When last we visited Kevin Wimmer’s transfer prospects, the word was that our Austrian center back had come to terms with Tottenham Hotspur and would be moving to London this summer.
When asked about the deal, Wimmer responded with the calm yet firm demeanor that colors his defending,
“Nothing is set.”
At the time, that seemed like simple avoidance. Using the fact that the club had yet to agree on a price for the transfer, Wimmer was able to avoid talking about it before absolutely necessary and keep the focus on his task of helping the club stay in the Bundesliga.
Because nobody, by then, thought there was even a slight chance that Wimmer would be playing in Germany for the 2015-16 season.
This morning, there is some indication that perhaps there was more behind the deal not yet being done than financial figures.
The Daily Star reports that Tottenham’s primary rival, Arsenal, may be inserting themselves into the equation.
According to the tabloid report, Arsenal center back and World Cup winner Per Mertesacker put Wimmer’s name in coach Arsene Wenger’s ear, and Wenger has since been keeping tabs on the 22-year-old.
Mauricio Pochettino’s reported bid of £5 million could have put an end to Wenger’s plans, but with nothing inked, Wimmer’s services are still theoretically available . . . for the right price. Wimmer is young enough and raw enough for most to believe he has yet to reach his full potential. His solid play in the Bundesliga infers the potential of his having a high ceiling. Pair that with his being under contract into 2019, and the asking price can be fairly high. If a bidding war breaks out between two rival clubs over the man . . . all the better for the coffers at 1. FC Köln.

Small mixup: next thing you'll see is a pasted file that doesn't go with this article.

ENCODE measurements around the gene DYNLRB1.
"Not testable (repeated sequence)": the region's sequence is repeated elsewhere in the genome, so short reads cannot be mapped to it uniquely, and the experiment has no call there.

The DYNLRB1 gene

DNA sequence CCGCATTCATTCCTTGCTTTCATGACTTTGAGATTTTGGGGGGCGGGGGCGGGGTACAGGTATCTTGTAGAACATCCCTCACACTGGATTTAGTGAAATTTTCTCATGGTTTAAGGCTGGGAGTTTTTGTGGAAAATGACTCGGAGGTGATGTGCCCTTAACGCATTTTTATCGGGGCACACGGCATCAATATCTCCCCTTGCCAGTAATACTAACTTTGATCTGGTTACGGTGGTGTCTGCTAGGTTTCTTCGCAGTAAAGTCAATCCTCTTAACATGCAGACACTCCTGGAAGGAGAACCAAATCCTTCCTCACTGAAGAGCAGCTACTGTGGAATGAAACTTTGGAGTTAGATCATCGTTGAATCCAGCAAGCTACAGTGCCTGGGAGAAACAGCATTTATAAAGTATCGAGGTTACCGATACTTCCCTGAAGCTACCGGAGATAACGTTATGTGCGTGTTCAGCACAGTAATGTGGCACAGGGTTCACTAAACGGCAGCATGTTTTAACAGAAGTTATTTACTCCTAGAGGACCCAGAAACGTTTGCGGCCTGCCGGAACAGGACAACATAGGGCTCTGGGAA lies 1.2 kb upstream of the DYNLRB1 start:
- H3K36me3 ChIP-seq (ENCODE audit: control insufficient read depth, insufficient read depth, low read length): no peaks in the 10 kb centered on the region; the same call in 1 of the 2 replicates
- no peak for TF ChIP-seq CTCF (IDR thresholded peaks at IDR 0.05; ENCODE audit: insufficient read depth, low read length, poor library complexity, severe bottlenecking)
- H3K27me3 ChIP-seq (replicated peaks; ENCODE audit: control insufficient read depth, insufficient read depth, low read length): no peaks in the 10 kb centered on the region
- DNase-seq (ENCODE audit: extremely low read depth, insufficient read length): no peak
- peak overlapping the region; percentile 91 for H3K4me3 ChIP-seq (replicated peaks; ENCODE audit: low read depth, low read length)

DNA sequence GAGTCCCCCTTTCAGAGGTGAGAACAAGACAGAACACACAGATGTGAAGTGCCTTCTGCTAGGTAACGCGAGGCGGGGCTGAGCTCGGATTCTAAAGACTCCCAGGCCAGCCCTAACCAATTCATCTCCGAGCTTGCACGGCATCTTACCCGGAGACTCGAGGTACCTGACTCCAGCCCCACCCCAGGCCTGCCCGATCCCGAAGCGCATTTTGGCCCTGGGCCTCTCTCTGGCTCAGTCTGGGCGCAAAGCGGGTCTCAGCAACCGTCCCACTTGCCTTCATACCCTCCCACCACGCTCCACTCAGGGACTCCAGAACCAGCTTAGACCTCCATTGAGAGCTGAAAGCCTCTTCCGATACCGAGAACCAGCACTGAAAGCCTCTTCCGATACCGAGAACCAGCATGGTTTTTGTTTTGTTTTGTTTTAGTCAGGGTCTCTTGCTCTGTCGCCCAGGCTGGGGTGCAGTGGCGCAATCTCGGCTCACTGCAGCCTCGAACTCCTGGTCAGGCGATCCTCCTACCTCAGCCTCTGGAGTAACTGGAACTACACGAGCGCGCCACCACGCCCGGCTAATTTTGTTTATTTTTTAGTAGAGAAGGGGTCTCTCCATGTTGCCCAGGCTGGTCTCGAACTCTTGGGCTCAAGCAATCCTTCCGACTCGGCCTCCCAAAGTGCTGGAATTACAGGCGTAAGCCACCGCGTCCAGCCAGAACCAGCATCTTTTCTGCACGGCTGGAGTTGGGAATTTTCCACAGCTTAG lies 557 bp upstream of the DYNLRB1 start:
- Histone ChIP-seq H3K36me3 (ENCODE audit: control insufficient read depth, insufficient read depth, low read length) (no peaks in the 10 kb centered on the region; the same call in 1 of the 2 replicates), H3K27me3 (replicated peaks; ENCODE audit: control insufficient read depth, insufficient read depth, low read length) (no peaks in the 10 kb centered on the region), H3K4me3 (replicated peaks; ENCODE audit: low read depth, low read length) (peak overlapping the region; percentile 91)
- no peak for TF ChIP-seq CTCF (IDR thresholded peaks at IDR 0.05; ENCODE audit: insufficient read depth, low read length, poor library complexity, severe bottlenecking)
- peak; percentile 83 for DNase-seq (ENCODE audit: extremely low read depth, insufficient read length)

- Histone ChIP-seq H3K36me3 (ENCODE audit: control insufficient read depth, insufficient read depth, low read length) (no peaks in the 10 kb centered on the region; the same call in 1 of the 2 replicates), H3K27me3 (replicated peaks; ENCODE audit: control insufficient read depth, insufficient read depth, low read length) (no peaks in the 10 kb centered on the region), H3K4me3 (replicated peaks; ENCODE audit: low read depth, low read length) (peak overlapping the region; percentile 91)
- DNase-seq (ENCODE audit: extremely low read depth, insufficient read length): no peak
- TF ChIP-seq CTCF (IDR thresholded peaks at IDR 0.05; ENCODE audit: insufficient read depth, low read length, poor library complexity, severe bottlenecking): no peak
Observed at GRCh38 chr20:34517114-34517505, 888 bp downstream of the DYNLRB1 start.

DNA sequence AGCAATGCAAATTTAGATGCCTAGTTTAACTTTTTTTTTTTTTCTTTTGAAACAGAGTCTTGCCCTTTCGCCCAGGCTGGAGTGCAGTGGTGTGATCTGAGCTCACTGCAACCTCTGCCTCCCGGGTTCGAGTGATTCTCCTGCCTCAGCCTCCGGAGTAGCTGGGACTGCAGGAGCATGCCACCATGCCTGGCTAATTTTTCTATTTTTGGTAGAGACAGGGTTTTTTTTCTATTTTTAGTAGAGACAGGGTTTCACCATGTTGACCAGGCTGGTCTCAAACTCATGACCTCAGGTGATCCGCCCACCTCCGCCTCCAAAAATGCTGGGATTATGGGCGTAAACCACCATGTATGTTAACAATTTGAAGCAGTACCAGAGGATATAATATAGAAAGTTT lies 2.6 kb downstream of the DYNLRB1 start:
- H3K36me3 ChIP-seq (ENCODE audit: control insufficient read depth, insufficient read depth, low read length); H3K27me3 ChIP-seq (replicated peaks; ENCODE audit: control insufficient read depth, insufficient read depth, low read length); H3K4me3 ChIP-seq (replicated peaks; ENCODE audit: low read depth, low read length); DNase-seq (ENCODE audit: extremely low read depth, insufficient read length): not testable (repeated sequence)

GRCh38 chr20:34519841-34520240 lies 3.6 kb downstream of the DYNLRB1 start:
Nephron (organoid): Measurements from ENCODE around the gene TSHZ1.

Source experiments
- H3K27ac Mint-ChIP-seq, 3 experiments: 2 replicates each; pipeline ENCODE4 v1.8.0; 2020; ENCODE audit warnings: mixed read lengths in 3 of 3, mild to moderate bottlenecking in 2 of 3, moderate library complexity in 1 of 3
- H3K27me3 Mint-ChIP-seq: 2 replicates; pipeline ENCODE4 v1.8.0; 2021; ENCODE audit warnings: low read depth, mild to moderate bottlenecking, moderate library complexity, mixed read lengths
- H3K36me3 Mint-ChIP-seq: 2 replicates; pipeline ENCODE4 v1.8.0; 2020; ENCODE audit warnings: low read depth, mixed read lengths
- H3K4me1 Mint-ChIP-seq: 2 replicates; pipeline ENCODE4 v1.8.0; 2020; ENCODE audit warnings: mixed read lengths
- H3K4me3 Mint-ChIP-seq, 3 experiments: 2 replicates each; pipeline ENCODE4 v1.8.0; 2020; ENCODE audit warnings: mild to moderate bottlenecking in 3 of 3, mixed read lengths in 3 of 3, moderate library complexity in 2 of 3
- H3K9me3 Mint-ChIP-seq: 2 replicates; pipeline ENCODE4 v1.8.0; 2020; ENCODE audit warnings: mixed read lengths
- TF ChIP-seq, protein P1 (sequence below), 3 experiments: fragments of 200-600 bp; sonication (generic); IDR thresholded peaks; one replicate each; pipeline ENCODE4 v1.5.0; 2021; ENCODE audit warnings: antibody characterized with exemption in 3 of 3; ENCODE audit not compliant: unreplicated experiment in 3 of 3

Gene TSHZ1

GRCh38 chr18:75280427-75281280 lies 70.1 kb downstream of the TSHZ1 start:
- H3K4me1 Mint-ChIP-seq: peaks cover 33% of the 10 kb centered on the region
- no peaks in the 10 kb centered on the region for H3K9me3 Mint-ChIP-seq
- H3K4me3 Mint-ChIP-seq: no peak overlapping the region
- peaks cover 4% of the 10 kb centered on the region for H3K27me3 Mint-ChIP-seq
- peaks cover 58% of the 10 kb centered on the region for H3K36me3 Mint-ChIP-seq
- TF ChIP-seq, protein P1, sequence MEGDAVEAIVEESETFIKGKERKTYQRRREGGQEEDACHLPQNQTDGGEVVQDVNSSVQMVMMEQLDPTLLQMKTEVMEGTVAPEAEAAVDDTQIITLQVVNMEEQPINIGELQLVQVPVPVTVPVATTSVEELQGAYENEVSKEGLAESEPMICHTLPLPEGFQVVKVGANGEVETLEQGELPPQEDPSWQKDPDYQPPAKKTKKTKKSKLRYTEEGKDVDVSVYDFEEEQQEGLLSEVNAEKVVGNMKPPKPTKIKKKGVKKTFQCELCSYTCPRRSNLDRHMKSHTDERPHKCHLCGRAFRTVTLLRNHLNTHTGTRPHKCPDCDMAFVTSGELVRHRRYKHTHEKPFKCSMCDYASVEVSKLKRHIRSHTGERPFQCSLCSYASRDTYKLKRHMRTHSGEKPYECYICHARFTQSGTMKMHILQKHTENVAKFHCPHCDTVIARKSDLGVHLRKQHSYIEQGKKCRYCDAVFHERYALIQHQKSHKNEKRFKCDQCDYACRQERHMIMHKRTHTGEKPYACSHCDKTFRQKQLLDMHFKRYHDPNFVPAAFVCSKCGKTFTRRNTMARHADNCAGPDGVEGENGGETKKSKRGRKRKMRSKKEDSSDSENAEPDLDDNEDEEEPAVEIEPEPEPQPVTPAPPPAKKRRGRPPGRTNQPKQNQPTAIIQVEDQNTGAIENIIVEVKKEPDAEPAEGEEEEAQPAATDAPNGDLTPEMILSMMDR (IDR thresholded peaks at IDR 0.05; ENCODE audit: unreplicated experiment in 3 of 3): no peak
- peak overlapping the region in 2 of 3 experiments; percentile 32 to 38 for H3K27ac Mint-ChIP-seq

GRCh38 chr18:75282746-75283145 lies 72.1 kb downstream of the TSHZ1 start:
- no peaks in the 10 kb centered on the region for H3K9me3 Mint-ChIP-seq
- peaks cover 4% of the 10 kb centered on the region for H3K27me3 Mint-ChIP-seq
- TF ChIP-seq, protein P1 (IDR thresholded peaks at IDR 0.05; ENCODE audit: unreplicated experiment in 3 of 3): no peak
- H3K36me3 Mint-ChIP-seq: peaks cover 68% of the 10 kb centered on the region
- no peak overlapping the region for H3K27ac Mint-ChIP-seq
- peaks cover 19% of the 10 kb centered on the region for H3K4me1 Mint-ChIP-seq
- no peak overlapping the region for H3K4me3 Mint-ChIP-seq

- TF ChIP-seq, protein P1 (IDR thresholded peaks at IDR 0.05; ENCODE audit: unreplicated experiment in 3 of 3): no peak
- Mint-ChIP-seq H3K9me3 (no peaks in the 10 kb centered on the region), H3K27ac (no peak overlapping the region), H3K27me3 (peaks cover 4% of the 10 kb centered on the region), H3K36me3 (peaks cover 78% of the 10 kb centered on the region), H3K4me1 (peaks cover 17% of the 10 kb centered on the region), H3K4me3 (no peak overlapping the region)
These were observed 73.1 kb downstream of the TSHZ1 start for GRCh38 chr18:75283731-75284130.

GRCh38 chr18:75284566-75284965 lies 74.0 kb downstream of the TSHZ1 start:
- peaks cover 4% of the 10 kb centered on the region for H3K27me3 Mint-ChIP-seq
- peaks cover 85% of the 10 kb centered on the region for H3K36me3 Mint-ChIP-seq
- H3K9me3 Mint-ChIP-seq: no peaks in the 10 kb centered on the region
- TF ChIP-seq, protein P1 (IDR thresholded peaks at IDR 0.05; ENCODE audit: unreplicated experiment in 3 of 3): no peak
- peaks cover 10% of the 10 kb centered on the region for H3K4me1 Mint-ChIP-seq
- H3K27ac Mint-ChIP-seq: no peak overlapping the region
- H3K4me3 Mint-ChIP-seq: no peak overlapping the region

Because Wimmer is not returning to Köln. That part of the deal is already settled. As Marcel Koller, head coach of the Austrian national side has said, “He moves to England in the summer.”
It’s unlikely that is simple speculation. National team coaches and players often discuss what career options might be best for that players’ future as a national-squad member. The Premiership is often considered the premiere place for internationals to sharpen their skill set and to best keep themselves highly visible to their home federation . . . this, despite England’s long-term irrelevance in international football and the fact that a majority of the current world champions play in the Bundesliga . . . and even maybe despite the struggles of Premiership sides in European competition.
Some things never change, even in the fact of overwhelming evidence, eh? That television deal speaks pretty loudly here.
But that’s all part of the off-pitch game. Jörg Schmadtke will not be displeased to have multiple teams bidding for any of his players. There is no long-term downside to that. It shows that the club is developing talent desired elsewhere, and will provide the money to help the club’s primary goal of establishing itself as a permanent fixture in Germany’s top flight.
So, let’s put it to auction, with the biggest dollar/pound/euro figure winning the item. We appear to have started at £5 million, so do I hear six?!
No, Arsene, you can’t throw-in Lukas Podolski . . .